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Negroponte Says U.S. 'Reluctant' To Hold Direct Talks With Iran

January 31, 2007 -- U.S. President George W. Bush's choice for the No. 2 position in the State Department says the United States is reluctant to hold direct talks with Iran until there is progress in the dispute over Tehran's nuclear program.

John Negroponte, who is expected to move to the State Department after having served nearly two years as the first-ever director of National Intelligence, made the comment on January 30 to a Senate panel considering his nomination.

Washington accuses Tehran of secretly trying to develop nuclear weapons, a charge that Iranian officials reject.

The UN Security Council has imposed limited sanctions against Iran in an effort to persuade it to stop its uranium-enrichment activities.

The United States has not had official diplomatic relations with Iran since the hostage crisis that followed the Islamic revolution in 1979.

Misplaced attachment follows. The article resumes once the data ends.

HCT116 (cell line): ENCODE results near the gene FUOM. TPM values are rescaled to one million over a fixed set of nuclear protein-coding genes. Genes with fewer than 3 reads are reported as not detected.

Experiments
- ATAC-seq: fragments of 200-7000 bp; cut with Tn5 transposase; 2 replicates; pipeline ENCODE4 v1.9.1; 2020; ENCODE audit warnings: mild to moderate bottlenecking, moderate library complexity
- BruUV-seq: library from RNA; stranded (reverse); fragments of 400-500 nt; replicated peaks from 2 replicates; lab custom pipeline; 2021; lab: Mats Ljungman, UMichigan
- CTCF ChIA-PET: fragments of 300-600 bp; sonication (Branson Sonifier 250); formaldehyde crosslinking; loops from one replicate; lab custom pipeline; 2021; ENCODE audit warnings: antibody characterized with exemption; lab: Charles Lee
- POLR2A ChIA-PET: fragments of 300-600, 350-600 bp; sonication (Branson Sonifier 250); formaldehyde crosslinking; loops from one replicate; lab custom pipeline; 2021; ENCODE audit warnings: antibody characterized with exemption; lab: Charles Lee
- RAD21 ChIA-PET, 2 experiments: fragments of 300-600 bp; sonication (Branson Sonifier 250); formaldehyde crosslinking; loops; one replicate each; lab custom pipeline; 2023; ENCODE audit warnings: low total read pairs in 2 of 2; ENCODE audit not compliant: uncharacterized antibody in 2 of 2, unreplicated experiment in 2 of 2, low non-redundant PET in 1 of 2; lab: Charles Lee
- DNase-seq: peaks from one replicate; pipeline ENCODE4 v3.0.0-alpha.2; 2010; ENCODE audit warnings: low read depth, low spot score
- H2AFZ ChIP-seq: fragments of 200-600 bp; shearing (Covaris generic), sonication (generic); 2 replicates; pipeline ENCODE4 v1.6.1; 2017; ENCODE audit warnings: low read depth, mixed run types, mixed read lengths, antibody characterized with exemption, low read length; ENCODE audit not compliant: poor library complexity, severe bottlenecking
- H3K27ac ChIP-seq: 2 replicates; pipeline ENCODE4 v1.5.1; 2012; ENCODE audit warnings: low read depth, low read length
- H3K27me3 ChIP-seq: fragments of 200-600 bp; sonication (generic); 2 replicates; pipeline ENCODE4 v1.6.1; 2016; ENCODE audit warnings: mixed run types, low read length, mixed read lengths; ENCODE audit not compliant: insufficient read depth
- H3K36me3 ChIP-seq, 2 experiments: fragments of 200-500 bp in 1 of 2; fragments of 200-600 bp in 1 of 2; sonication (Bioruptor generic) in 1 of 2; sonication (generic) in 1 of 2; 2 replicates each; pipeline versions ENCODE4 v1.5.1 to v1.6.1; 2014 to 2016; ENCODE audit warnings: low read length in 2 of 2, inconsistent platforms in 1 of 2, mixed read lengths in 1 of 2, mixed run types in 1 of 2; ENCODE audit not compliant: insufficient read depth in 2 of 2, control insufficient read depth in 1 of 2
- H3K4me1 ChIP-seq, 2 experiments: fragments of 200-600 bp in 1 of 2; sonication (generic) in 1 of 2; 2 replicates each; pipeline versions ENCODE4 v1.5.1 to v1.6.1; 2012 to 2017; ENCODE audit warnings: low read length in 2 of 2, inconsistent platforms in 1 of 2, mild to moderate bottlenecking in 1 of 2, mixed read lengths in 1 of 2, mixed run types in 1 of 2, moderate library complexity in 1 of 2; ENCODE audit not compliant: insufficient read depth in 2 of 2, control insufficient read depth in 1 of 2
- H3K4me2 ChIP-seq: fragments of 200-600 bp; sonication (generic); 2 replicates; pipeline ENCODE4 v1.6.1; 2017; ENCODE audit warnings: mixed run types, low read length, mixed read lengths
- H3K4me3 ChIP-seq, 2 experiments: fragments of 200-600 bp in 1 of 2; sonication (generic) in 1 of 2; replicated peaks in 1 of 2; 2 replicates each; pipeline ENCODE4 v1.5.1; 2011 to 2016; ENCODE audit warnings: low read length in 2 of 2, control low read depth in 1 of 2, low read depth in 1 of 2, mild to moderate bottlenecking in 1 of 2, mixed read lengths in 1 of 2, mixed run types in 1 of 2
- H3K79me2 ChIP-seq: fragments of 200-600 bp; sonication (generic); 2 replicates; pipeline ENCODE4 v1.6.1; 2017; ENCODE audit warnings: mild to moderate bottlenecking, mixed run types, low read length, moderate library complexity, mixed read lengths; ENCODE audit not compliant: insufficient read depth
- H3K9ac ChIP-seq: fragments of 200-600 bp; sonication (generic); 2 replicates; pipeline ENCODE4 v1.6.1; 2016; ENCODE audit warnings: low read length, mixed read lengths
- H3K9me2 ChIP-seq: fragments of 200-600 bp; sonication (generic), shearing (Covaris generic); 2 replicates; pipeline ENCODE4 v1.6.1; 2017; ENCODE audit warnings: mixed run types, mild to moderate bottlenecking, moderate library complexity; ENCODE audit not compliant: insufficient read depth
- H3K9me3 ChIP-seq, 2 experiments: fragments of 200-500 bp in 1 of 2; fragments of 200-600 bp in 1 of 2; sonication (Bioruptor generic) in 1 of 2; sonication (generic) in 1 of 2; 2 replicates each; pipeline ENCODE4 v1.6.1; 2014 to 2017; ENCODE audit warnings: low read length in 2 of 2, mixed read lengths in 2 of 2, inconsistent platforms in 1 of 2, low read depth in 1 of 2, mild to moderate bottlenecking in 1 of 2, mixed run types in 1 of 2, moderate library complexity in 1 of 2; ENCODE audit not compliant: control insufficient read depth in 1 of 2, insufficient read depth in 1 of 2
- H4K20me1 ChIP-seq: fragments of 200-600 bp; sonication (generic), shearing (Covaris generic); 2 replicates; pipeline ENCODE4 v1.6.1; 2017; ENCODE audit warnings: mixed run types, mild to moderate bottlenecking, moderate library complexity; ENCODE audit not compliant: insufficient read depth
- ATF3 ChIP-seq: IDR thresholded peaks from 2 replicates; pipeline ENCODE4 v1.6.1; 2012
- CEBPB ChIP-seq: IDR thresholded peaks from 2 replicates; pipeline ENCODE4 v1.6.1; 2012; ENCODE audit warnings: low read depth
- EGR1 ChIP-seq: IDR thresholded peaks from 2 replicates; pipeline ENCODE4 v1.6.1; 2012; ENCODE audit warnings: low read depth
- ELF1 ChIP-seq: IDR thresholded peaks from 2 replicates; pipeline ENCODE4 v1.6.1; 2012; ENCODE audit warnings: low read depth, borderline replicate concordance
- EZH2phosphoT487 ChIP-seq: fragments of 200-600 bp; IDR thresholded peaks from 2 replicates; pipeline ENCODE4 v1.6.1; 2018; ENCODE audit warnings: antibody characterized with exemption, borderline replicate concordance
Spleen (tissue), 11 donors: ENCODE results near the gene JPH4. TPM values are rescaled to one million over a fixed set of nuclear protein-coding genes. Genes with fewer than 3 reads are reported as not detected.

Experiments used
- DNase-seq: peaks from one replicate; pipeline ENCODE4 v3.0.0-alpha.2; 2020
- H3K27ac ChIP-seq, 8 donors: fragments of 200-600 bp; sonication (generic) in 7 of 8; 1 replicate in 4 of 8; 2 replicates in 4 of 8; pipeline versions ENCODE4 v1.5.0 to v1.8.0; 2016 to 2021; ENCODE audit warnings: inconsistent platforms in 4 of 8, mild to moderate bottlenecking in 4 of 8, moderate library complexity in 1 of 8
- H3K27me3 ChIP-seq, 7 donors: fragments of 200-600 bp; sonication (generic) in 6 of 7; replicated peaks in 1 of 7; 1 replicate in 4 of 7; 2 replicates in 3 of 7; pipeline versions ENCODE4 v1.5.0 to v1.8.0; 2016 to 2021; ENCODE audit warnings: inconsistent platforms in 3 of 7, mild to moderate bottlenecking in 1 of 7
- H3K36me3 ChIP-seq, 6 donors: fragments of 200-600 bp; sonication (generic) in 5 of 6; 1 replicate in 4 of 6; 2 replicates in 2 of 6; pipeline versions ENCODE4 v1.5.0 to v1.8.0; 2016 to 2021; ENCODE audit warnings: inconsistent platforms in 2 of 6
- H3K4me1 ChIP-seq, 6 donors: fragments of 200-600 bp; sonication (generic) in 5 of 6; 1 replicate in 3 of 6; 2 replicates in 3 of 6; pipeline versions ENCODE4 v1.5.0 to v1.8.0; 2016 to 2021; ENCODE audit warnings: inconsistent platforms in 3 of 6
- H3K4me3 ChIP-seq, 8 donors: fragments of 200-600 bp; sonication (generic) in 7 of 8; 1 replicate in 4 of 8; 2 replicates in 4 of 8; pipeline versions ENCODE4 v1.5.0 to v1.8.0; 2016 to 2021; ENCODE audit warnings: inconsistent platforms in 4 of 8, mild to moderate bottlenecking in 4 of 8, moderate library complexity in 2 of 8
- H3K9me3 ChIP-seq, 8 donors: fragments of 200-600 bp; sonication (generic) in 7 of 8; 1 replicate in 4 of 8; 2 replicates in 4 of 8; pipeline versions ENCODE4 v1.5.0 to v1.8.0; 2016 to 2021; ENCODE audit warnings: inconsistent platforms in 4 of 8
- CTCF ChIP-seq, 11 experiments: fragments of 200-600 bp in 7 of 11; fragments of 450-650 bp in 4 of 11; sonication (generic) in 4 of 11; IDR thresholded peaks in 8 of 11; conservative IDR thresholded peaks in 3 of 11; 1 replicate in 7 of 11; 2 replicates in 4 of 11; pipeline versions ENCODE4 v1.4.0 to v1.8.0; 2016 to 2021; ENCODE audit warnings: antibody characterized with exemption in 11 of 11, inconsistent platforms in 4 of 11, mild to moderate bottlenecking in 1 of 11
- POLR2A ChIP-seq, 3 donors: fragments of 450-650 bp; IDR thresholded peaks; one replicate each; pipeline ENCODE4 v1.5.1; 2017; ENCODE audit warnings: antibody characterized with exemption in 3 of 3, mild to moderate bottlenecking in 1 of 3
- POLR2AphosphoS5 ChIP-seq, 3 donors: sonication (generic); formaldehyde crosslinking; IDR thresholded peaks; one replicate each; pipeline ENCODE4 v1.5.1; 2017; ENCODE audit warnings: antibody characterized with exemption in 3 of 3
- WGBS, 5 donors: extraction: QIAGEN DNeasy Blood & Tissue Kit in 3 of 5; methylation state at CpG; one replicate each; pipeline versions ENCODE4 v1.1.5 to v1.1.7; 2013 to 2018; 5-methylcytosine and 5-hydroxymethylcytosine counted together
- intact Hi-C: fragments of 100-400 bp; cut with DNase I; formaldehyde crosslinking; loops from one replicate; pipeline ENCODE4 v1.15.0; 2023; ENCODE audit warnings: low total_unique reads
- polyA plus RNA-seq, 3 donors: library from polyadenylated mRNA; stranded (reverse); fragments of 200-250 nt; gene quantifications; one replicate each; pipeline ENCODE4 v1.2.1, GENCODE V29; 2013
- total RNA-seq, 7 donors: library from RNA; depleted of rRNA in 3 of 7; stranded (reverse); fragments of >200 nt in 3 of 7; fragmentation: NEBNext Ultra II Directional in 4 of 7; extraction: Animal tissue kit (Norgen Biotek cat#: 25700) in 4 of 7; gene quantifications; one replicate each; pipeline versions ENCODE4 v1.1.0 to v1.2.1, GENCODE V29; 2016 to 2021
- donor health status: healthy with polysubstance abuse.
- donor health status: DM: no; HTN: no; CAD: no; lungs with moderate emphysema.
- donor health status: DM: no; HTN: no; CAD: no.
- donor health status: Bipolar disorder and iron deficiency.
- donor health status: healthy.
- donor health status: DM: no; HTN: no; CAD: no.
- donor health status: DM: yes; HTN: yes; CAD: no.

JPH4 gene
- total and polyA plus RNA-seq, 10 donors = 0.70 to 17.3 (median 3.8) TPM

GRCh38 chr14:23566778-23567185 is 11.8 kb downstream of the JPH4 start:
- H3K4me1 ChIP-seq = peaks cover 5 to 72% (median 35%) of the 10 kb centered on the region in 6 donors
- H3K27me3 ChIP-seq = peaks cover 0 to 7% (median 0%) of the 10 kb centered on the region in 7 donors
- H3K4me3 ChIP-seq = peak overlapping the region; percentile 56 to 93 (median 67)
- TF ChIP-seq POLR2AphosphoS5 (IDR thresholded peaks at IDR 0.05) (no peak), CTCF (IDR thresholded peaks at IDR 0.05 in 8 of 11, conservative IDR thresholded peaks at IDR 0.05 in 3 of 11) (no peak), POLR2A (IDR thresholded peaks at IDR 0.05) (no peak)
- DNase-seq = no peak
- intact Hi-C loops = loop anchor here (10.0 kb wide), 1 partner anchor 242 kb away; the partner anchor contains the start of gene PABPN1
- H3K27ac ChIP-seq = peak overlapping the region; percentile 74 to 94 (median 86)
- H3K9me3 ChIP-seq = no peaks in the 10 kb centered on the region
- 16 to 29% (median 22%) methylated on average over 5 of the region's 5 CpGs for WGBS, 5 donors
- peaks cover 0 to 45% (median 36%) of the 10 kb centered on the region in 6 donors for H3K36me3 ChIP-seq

Some experts advocate opening a direct dialogue to address contentious issues that include Iran's nuclear activities and security and stability in Iraq.

The congressionally appointed Iraq Study Group recognized Iran's ability to influence events in neighboring Iraq and recommended dialogue with Iran and Syria as an avenue to boosting Iraqi security and stability.

Bush labeled Iran -- along with North Korea and Iraq -- part of an "axis of evil" in his 2002 State of the Union address.

Copyright (c) 2007. RFE/RL, Inc. Reprinted with the permission of Radio Free Europe/Radio Liberty, 1201 Connecticut Ave., N.W. Washington DC 20036. www.rferl.org



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